Chambley said the CCSD’s merger plan will allow the school district to make schools safer not only by improving the ratio of school resource officers to schools but by improving buildings.

“Schools that were built in the 1950s and 60s were not built with these types of things in mind,” he said. “When we build new buildings and do renovations, school safety is one of the biggest components that’s thought about.”

Jennifer Boyd, superintendent of Lanett City Schools, described the tragedy in Uvalde as “extremely heartbreaking, to say the least.” She said safety is always a top priority for LCS and that effective violence prevention programs are the school system’s preferred way to maintain safe and positive learning environments.

“We have a very active safety team that participates in training throughout the year to ensure that our district implements the most effective strategies into our everyday practices,” she said. “Our emergency operations plan gives way to ongoing training for students and staff on the general practices and procedures that should be routinely followed. Students and staff also participate in drills and training so that they are adequately prepared to respond in the case of an intruder situation as experienced at Robb Elementary. Our district continues to make every effort to provide a safe learning environment for all.”

Boyd said the school-level safety team includes teachers, administrators and support staff members while its district-level safety team also includes school resource officers, emergency personnel and others.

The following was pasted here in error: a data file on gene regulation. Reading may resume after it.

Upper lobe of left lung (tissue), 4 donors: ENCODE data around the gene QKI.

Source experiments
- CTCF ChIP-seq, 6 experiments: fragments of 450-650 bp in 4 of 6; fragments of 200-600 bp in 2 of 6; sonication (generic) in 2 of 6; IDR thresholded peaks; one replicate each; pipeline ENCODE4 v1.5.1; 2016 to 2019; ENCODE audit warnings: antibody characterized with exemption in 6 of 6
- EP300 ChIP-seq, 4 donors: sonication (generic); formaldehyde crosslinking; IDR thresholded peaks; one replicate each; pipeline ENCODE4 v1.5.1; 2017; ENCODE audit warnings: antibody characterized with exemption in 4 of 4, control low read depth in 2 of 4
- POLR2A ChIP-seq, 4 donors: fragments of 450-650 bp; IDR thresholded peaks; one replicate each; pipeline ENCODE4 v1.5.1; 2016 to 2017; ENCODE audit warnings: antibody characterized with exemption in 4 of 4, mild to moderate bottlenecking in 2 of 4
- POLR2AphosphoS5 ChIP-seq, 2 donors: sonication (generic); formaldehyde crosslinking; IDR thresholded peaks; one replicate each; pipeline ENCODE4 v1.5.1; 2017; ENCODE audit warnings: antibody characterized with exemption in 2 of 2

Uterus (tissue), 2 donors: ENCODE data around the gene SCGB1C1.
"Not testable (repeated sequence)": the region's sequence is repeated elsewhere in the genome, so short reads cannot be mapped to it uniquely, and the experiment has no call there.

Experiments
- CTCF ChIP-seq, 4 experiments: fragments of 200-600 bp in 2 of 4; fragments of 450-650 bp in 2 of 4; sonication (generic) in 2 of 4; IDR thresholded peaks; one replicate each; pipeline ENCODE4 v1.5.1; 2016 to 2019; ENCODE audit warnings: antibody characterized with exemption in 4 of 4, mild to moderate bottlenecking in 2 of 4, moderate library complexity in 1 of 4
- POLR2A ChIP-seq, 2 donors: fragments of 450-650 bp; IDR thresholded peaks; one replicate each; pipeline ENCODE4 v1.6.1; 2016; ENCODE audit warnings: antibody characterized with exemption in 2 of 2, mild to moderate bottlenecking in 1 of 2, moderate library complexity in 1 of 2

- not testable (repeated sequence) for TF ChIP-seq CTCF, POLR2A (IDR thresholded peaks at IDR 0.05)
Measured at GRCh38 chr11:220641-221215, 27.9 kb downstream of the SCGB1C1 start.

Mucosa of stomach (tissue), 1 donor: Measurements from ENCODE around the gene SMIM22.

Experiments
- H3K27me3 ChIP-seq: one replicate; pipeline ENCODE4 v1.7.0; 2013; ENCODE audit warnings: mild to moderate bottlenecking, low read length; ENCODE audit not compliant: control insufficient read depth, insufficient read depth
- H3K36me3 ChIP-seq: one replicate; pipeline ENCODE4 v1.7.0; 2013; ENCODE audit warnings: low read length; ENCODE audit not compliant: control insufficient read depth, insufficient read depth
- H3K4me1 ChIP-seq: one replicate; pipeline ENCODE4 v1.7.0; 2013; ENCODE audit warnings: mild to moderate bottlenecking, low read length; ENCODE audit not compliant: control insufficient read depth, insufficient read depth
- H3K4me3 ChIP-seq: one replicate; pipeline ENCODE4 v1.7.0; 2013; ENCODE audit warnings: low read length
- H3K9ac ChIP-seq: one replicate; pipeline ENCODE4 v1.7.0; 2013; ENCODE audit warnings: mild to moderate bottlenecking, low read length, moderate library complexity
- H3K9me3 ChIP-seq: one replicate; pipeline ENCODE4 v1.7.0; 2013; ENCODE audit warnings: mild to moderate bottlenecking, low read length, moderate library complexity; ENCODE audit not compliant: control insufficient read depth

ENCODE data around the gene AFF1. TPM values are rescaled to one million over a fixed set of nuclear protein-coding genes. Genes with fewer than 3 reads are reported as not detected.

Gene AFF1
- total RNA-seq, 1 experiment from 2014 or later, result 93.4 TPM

“Informally, all students and staff are a part of our safety team as we train and encourage everyone to remain safety conscious,” she said.

Boyd said that state guidelines require that LCS perform a minimum of two “intruder type” drills each year.

“Drills are taken seriously and require that students and staff respond as if they are in an active intruder type situation,” she said.

Boyd said she’s very thankful for the attentiveness and dedication of LCS’s school resource officers.

“They take great strides to keep our campuses safe,” she said. “Through the support of the City of Lanett, we were very fortunate to be able to add another SRO this year.”

She said that as a preventative component of LCS’s emergency operations plan, “students and staff are taught everyday routines, policies, and procedures that should be practiced to ensure the safety of all.”

“They also learn and practice the steps that should be taken in the case of an intruder or active shooter type situation so that they are adequately prepared to respond,” she said.